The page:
California law requires Silicon Valley to add women to company boards

The state is reportedly the first to pass a law requiring women on corporate boards.

Marrian Zhou Staff Reporter
Marrian Zhou is a Beijing-born Californian living in New York City. She joined CNET as a staff reporter upon graduation from Columbia Journalism School. When Marrian is not reporting, she is probably binge watching, playing saxophone or eating hot pot.
Marrian Zhou
3 min read

California Gov. Jerry Brown, a Democrat.

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Corporate boards in California are now required by law to include women.

Gov. Jerry Brown on Sunday signed a bill into law that requires publicly traded companies headquartered in the West Coast state to include at least one woman on their boards of directors by the end of next year, according to the Los Angeles Times. California is reportedly the first state to have such legislation.

"Given all the special privileges that corporations have enjoyed for so long, it's high time corporate boards include the people who constitute more than half the 'persons' in America," Brown reportedly wrote in a signing message.

By July 2021, at least two women must be included on boards with five members and at least three women must be on boards with six members or more, according to the Times. Tech giants like Apple , Facebook, Tesla, Alphabet, Intel , Yelp and others headquartered in Silicon Valley are subject to the law. They will reportedly face fines of $100,000 for a first violation and $300,000 for a second or following violation.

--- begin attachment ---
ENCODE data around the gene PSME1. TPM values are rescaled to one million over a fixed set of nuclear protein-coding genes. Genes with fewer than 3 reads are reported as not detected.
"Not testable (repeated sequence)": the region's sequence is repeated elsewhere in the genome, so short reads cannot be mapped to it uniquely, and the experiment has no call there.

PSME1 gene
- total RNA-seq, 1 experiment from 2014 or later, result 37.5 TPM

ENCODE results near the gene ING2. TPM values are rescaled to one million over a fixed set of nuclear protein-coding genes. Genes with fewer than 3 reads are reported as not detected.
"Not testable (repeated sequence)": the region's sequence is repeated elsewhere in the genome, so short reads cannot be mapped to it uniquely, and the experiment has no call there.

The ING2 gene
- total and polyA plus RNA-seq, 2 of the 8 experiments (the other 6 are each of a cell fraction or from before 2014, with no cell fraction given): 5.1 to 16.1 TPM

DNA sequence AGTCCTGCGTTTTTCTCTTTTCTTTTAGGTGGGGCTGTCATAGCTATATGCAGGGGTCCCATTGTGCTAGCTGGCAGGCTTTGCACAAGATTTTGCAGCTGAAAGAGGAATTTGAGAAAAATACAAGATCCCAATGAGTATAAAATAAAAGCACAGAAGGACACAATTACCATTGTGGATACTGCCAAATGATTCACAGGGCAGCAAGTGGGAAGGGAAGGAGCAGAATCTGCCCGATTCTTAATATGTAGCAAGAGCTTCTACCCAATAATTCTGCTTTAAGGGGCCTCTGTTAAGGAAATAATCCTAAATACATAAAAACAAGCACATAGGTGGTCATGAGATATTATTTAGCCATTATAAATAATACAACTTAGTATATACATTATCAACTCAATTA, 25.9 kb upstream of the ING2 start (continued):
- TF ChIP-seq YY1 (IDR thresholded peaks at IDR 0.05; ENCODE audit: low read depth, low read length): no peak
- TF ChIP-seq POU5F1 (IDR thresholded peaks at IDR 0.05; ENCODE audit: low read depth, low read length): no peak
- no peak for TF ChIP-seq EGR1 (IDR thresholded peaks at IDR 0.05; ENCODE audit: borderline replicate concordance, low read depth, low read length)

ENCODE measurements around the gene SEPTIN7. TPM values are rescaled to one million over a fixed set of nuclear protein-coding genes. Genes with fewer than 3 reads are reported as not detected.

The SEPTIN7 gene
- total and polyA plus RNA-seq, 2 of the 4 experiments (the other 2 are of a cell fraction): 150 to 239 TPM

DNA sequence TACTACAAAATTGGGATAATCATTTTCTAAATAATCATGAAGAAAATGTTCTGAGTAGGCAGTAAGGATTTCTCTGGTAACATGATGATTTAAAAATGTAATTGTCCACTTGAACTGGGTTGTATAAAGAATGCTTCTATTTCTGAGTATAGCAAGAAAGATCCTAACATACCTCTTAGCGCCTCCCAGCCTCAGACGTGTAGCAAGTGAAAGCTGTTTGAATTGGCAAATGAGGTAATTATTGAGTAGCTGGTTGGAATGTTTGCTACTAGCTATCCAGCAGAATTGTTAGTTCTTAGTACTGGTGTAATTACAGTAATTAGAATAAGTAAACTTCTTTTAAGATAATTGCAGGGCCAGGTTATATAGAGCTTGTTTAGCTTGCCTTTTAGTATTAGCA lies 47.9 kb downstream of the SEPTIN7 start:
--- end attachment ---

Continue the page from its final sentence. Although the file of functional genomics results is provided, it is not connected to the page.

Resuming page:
Silicon Valley has faced scrutiny in recent years over gender issues. Since 2014, several major tech companies have released diversity reports showing that the percentages of women and minorities in the tech industry were low, which also translated to low numbers of women in leadership positions. Since then, Intel, Facebook, Google, Apple, Microsoft and others have developed programs and partnerships to improve diversity.

In September, a report produced by Melinda Gates's Pivotal Ventures and McKinsey & Co. found that only about 5 percent of the tech industry's philanthropy and social responsibility efforts support women in tech, and only 0.1 percent focus on women of color.

Brown's office didn't respond to request for additional comment. Facebook declined to comment. 

Several tech companies weighted in on the new law. 

John Hennessy, board chairman of Alphabet, said in an email statement: "A diversity of perspectives, ideas, and cultures, both within Alphabet and in the tech industry more broadly, leads to the creation of better products and services. That's reflected in the makeup of our Board. We are committed to continuing that -- and I can confirm that for every new Alphabet Board opening, we will consider a set of candidates that includes both underrepresented people of color and different genders."  

Lesley Slaton Brown, chief diversity officer at HP, said in an email statement: "We are proud to have one of the most diverse board of directors of any U.S.-based technology company – consisting of 40% women and 25% underrepresented minorities. For HP, supporting efforts that promote diversity & inclusion for all underrepresented groups is a business imperative."

Intel highlighted the addition of Risa Lavizzo-Mourey to its board in March. "At Intel we support diversity and inclusion at all levels," said Patricia Oliverio-Lauderdale, spokeswoman of Intel, in an email statement. "Earlier this year, we added another woman to our board, Risa Lavizzo-Mourey."

First published on Oct. 1, 10:55 a.m. PT.
Update, Oct. 2, 6:11 a.m. PT: Adds statements from Alphabet, Intel, Facebook and HP. 

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